JH: Who or what inspires you today?

LT: Reading, films, and my fellow artists here in this creative Atlanta community.

JH: What is the greatest challenge facing Atlanta artists today?

LT: Courage. Also, not enough affordable studio spaces. Or opportunities for international travel/collaborations.

JH: What does Atlanta have to offer artists like you?

LT: The possibility to live affordably, but create and collaborate in the most surprising ways. I particularly like working at a place like the Arts Exchange where it is multi-cultural, multi-disciplinary, and inter-generational. 

JH: Do you have a local favorite (artist)?

LT: Too many to count. I would like to give a shout-out to MOCA GA…!!!

JH: What advice do you have for a young person thinking about being an artist? 

LT: Go for it. Be resourceful. Get to know some working artists. Do some internships and apprenticeships, so you don’t get all of your ideas about artmaking from books and the internet.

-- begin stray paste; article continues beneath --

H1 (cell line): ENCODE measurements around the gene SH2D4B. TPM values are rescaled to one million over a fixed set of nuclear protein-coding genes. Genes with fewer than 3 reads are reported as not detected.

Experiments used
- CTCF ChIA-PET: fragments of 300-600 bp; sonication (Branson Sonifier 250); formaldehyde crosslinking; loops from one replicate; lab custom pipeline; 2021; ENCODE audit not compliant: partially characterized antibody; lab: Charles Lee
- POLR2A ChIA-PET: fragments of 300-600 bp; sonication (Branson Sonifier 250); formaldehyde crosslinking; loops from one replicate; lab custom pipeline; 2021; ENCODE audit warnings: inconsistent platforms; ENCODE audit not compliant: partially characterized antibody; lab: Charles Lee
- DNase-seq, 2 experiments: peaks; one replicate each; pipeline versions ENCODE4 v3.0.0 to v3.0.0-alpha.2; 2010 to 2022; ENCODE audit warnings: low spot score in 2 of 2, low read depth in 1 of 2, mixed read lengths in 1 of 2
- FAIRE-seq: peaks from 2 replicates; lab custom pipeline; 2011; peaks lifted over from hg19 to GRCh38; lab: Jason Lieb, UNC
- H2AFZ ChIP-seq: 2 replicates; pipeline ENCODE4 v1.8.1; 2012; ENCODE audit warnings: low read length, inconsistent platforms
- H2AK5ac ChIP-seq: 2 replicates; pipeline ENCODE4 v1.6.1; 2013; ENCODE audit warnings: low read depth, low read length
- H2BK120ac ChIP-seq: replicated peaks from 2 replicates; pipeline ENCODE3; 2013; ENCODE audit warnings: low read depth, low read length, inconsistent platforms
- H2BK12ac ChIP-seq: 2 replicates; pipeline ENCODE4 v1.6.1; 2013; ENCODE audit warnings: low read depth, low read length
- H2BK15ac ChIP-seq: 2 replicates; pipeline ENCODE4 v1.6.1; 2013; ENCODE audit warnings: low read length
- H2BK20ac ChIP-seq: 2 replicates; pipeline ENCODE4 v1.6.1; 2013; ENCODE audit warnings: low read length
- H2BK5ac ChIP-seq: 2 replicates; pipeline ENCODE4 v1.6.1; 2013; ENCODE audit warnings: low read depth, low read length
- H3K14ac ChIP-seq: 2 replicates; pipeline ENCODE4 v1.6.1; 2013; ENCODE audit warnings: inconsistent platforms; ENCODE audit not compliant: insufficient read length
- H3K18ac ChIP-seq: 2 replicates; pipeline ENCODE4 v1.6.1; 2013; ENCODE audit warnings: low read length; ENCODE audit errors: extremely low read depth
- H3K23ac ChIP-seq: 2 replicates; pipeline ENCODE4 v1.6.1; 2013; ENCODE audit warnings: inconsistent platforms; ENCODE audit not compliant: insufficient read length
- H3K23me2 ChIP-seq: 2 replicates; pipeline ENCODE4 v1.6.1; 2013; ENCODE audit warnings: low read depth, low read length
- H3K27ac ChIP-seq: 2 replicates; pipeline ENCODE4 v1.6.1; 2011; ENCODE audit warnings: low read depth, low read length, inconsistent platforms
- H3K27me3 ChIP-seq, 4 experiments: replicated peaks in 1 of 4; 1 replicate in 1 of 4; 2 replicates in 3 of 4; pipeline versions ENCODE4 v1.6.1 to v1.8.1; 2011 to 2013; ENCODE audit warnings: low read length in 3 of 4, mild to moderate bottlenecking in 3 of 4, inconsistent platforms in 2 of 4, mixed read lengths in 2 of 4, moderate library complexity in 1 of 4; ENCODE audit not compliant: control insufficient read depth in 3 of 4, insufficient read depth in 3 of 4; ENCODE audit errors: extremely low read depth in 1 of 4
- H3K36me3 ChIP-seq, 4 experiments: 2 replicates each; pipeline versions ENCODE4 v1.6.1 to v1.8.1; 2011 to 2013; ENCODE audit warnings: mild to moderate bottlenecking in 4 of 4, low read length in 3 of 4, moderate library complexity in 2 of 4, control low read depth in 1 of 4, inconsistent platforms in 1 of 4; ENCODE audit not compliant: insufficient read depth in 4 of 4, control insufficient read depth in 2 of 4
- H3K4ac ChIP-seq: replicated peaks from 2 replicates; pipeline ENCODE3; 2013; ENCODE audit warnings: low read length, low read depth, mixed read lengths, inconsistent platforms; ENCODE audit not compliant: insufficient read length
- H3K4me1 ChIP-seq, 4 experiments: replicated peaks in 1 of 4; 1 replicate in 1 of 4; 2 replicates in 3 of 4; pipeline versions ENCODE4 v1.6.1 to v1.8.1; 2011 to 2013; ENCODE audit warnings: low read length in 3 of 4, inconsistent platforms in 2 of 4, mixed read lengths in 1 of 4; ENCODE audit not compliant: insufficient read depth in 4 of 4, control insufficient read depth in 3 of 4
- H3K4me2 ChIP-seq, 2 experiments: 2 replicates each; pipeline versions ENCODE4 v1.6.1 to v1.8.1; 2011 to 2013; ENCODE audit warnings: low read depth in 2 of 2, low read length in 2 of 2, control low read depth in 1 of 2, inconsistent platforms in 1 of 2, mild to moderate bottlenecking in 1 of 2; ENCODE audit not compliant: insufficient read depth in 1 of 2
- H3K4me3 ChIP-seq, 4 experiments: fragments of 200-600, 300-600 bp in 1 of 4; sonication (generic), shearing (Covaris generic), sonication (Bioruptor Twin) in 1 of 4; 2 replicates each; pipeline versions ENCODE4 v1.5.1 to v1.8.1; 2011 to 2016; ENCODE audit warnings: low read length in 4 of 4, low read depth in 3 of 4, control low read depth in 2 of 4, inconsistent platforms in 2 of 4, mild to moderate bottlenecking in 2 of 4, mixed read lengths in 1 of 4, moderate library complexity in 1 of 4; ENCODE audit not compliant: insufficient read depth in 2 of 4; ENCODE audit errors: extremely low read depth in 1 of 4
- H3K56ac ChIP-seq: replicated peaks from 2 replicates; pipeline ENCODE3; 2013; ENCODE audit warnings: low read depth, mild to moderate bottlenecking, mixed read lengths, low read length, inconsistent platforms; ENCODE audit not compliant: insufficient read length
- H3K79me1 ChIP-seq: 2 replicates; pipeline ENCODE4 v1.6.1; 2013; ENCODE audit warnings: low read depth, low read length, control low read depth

JH: Do you have a favorite quote? What is it? 

LT: Lots of them but off the top of my head: “Every person is a different kind of artist; an artist is not a different kind of person.” – The Artist’s Way by Julia Cameron.

Thank you, Lisa, for sharing your thoughts with us! Get to know more about this Atlanta treasure.

Harriet Rising: Composite Portraits
Harriet Rising: Composite Portraits

New C4 Requirements for KP Bridge Program

Dear arts community, Please be aware that we are updating the requirements to participate in the Kaiser Permanente Bridge Program.  

Students looking at camera smiling.

New Requirements: 

Eligible C4 Atlanta members must meet at least one of the two following training requirements:  

  • Option One – C4 Atlanta Individual Member must be actively enrolled in or have completed Ignite, entrepreneurship training seminar for artists. 
  • Option Two – C4 Atlanta Individual Member must have completed onof our professional development classes, submit a one-page Artrepreneur Plan (template provided by C4 Atlanta) AND attend an orientation session (day of application).